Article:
Is Money the Right Problem?

for the Financial Times, October 2001

In challenging times, we repeatedly build business plans based on the benefit of saving money for our customers. When you look at the benefits section of most business to business proposals, you find reducing cost high on the list. Frequently marketing or sales teams emphasize cost savings as the reason to buy. But where do the savings come from? The operating assumption is that saving money is the highest priority for your customer. If the product will reduce your costs, they’ll buy it; any rational person would. All too often though, the money that your customer saves comes from your coffers - as discounts. Saving money is an easy pitch for sales, marketing, and products, but a recent survey shows that there are better approaches.

The presence and level of profits are certainly yardsticks for overall success. However, other problems rank even higher. What makes cost controls easy is that most companies will have it on the list of problems. The question is not whether it is on the list, but how high. But if you want to increase sales in difficult times, you want problems that feel more critical to your customers. These are harder to find.

If you are going to look for problems business executives feel that they need to solve, you might do best simply to ask your prospective customers. So we did. This spring our consulting firm conducted a wide-ranging survey of business-to-business companies. We wanted to find out where cost control ranks in the list of problems to manage.

This was a unique time, a period of unsettled economic news. The United States was dancing close to recession. Instead of growing, many companies became seriously overextended. Dot-com and technology stock valuations were crashing, and many high-flying companies were discovering unprofitable quarters for the first time. In Silicon Valley layoffs were starting in businesses that had never laid off an employee. It has been traumatic to many managers and executives. The President of Cisco Systems, John Chambers, waived his annual salary so that three anonymous employees could avoid a layoff. Given all that, you might expect cost control to be high on the list of immediate problems that need to solve. The survey gave us the unexpected. Only 1 percent of the respondents identified cost control as one of the top two concerns.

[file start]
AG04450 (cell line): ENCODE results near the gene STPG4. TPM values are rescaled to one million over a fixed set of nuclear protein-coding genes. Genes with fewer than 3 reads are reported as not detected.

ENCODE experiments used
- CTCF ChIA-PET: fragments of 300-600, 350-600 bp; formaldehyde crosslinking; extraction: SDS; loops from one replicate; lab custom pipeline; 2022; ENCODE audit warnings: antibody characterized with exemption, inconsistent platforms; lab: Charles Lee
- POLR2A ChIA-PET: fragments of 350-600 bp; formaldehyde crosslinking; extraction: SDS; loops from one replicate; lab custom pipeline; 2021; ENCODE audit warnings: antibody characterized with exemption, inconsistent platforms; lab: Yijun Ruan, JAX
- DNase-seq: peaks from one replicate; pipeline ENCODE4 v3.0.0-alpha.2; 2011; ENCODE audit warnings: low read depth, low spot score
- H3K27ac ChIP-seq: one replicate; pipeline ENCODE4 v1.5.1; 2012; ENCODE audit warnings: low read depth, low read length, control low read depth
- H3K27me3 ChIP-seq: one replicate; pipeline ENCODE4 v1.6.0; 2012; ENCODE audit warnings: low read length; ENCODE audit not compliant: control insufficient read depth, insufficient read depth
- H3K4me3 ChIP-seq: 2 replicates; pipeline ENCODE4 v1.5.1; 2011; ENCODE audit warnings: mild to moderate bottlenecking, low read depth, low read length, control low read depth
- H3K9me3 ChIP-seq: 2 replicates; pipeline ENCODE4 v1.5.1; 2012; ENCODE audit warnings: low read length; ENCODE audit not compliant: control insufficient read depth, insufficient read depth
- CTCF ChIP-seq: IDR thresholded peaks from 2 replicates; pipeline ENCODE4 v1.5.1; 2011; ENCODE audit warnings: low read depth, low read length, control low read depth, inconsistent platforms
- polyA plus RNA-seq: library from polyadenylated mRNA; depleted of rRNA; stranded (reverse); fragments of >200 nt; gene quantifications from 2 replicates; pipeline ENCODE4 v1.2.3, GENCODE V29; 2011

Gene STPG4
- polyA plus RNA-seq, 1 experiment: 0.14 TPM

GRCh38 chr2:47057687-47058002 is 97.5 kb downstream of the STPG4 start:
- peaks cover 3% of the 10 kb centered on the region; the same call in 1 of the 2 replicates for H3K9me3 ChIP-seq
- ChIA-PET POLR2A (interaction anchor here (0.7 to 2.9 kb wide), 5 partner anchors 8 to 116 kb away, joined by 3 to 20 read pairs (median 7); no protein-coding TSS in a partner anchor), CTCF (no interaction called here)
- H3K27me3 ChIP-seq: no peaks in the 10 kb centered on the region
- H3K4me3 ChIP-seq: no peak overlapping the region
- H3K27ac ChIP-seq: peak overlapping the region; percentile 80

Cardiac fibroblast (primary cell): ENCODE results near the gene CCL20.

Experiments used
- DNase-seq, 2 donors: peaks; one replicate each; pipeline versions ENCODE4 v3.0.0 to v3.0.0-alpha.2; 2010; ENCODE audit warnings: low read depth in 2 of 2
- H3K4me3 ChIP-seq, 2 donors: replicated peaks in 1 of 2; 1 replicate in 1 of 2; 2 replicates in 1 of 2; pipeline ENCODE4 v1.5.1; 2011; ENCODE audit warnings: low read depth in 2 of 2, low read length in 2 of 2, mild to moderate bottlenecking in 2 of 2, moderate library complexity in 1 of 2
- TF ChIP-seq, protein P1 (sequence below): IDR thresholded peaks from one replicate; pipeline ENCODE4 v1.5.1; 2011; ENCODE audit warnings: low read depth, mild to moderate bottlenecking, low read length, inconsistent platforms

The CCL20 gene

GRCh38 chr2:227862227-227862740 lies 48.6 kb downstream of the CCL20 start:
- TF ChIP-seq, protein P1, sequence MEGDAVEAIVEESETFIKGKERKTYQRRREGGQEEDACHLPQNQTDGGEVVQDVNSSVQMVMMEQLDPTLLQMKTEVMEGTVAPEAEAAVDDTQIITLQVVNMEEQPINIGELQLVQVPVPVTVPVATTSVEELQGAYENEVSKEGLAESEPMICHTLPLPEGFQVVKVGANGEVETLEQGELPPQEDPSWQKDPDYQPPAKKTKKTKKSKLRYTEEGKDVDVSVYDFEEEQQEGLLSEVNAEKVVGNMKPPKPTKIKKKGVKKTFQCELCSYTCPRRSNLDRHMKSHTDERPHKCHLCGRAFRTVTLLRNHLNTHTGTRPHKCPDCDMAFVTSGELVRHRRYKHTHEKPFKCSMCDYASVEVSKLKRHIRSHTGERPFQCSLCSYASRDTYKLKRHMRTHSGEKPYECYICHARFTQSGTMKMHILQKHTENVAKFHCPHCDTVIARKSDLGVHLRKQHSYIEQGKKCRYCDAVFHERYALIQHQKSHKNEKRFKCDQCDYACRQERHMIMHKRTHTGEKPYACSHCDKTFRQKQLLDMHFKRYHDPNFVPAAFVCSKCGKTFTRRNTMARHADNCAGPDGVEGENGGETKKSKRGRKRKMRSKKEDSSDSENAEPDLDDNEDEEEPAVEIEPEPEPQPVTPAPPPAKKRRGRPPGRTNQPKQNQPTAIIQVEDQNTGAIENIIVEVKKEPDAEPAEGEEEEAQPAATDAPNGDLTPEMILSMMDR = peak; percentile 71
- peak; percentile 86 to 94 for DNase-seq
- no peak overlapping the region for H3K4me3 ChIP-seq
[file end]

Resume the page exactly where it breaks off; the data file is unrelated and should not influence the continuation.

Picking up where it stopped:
The survey covered four hundred managers, Directors, Vice Presidents, and Chief Executive Officers in the US. We asked each to tell us the top two operational problems on their desk that specific day. Of the managers who answered, more than two-thirds of the respondents were at the Vice President level or above, with almost half being CEO or the equivalent. What is at the top of their hit parade?

The most common issues (given top billing by just under a third of the respondents) were day-to-day functional problems, focused internally to the business. A Vice President with an international telecom company noted “Management of real-time business information (concerning) sales, customers, and business metrics.” For him, the issue was not information technology, the issue was the information itself. Processes appear in this list often. A Sales Vice President at a software company said simply “process improvement . . . . Are we making it easy to do business with” the company? Infrastructure problems were also common. Several executives noted how much difficulty they have getting basic services, and they seem frustrated. Making tools work and be useful garnered the largest number of exclamation points among all the answers. We are not just talking about computers, it includes E-mail, phones, lights, offices, and buildings.

This grouping was followed closely (about a quarter of the executives) by revenue and market positioning issues. This problem focuses on the external view, problems that deal with making deals happen, marketing to groups of customers, and ensuring that the committed revenue actually arrives. The challenges listed by one CEO include “balancing a transition from old to new without disturbing/impacting revenue.” The CEO of a software services company highlighted “forging our value proposition into our client communications and marketing message.” The CEO of a network products company was concerned with “expanding the product portfolio to cover additional markets.”

Communications and people issues came next (17% and 16%), followed distantly by Information Technology and Partnerships (6% and 3%). Cost control, so dominant in marketing pitches, came up only 1% of the time when we asked the people to whom you may be pitching.

The message is clear. If you wish to deal with the most important problems facing this audience of executives, look closely at the functional and revenue issues. You will not want to focus on saving money. Compared with day-to-day operational issues and revenue issues, cost control pales.